A newspaper photographer was on assignment in the San Francisco Bay Area when he was robbed with a gun.

Two cameras belonging to the San Francisco Chronicle were taken from the photographer around 3:30 p.m. on Friday, according the newspaper. The incident was reported by an Oakland police spokesperson. Multiple suspects ran the scene in a car, leaving the photographer uninjured.

Emilio Garcia Ruiz, Chronicle Editor-in Chief, stated in a Friday statement that “any incident where a person is robbed from their possessions at gunpoint” We are glad that our colleague wasn’t injured. We are part of the community and will continue to provide the information and news it requires.”

This incident took place as San Francisco Bay Area was still reeling from the loss of an armed security officer who was killed protecting a news crew that was covering a recent smash-and-grab robbery.

Kevin Nishita was a former officer in police who worked as an armed guard at Star Protection Agency. was wounded in the abdomen during an attempt to rob KRON TV of its camera equipment. The incident took place near Oakland on November 24. He succumbed to his injuries days later.

However, no arrests were made in this case.

KRON-TV was covering a recent robbery in which a group of thieves broke into a clothing shop and stole the goods. This is part of an increasing number of organized retail thefts in the area. California’s shoplifting laws have been downgraded to make theft of goods less than $950 a misdemeanor.

San Francisco’s progressive District attorney Chesa Boudin is currently facing a second recall attempt. At least two other prosecutors have resigned due to his inability to prosecute violent crime.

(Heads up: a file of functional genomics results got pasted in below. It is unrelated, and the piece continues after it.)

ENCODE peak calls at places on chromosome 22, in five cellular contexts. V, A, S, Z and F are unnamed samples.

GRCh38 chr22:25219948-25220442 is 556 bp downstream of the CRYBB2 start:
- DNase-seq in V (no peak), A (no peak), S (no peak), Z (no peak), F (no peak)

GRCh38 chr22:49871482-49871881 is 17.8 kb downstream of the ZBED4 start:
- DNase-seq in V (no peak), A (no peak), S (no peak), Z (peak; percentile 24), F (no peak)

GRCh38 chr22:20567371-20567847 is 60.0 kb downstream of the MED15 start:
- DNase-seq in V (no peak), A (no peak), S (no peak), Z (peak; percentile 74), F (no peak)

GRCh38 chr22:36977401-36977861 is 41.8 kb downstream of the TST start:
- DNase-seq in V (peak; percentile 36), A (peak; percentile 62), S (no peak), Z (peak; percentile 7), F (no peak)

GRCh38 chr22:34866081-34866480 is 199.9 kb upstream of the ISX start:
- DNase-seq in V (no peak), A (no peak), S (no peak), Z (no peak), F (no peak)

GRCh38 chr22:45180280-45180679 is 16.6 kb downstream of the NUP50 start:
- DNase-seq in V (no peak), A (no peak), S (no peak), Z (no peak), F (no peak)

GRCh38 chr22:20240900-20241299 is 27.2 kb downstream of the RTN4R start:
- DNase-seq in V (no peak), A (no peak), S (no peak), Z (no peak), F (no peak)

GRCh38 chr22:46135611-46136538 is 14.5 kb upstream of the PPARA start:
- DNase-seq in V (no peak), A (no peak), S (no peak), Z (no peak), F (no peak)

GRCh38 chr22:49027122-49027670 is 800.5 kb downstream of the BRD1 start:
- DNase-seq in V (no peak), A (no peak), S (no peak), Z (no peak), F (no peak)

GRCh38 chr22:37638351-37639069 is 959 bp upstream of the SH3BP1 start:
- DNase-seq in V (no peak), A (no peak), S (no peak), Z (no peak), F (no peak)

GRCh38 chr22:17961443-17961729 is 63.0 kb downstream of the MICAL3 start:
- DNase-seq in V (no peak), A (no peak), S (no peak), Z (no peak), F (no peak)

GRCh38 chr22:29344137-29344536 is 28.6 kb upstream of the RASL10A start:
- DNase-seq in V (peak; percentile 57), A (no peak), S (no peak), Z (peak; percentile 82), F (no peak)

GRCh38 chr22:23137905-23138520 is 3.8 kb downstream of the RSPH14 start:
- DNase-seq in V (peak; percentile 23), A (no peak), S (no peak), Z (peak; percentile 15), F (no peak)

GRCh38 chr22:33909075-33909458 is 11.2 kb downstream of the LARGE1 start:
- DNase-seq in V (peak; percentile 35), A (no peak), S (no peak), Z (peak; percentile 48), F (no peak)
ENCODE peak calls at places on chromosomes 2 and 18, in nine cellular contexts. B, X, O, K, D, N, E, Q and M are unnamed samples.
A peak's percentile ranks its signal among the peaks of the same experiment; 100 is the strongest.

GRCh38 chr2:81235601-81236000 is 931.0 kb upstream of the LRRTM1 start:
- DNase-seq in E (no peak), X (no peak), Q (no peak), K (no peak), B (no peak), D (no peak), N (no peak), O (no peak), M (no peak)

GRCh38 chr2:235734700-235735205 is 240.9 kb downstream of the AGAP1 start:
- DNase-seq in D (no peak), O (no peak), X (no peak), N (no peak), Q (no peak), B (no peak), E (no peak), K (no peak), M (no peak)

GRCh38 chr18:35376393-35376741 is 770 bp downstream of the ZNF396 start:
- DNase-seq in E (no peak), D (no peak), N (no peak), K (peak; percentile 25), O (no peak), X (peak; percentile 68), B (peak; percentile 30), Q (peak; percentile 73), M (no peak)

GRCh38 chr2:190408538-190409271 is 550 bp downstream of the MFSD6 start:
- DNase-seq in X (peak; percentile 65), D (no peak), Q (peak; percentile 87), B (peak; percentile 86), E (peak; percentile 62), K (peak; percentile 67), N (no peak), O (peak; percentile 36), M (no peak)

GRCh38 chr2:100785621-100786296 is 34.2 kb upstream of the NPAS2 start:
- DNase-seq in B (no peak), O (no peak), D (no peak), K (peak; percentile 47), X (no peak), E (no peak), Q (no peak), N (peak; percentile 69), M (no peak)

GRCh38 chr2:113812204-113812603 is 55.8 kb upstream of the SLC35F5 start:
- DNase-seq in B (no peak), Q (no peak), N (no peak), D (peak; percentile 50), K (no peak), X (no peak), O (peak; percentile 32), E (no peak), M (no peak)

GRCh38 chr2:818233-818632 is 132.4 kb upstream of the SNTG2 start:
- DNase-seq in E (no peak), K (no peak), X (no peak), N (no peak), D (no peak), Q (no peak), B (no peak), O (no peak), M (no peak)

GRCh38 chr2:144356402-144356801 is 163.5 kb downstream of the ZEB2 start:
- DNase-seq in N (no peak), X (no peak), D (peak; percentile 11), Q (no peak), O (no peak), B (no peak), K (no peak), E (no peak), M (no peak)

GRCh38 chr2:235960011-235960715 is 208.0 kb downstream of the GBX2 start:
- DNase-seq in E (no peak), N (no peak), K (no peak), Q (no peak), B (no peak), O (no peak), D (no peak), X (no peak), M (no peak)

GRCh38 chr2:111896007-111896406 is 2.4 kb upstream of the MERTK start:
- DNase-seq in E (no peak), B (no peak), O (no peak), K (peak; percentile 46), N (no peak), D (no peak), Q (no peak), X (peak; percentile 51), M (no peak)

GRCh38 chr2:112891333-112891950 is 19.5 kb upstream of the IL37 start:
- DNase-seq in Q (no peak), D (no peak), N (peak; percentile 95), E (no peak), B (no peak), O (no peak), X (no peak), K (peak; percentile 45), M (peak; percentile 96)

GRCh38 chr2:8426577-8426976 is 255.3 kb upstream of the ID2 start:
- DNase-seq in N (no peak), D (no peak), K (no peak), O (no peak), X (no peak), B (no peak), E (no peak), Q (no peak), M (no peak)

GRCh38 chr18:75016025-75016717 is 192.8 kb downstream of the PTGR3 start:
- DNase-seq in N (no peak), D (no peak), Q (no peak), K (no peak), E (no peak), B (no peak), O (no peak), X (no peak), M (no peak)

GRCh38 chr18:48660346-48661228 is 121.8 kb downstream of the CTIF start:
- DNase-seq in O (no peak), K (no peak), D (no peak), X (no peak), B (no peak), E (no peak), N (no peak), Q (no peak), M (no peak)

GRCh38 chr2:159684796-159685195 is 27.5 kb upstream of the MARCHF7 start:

Los Angeles police and other California law enforcement agencies blame the state’s zero bail policy for repeat shoplifting offenders. They are often allowed to return to the streets.

According to The Associated Press, March saw the California Supreme Court rule that bail price setting judges must take into account a suspect’s ability pay. This effectively allows indigent defendants to be released pending further legal action unless they are deemed dangerous.

Nishita’s relatives made a public appeal on Friday to anyone who recorded the shooting from their cell phone to come forward and give that footage to the Oakland Police Department. For information leading to an arrest, a reward of $32,500 will be offered.

Oakland police released a photo from surveillance footage that shows the suspect driving a white Acura TL 2004-2008 with no front license plate. Mercury News reported that Nishita began his career as a law enforcement officer with the Oakland Housing Authority Police Department in 1993. He later served as an officer in San Jose and Hayward.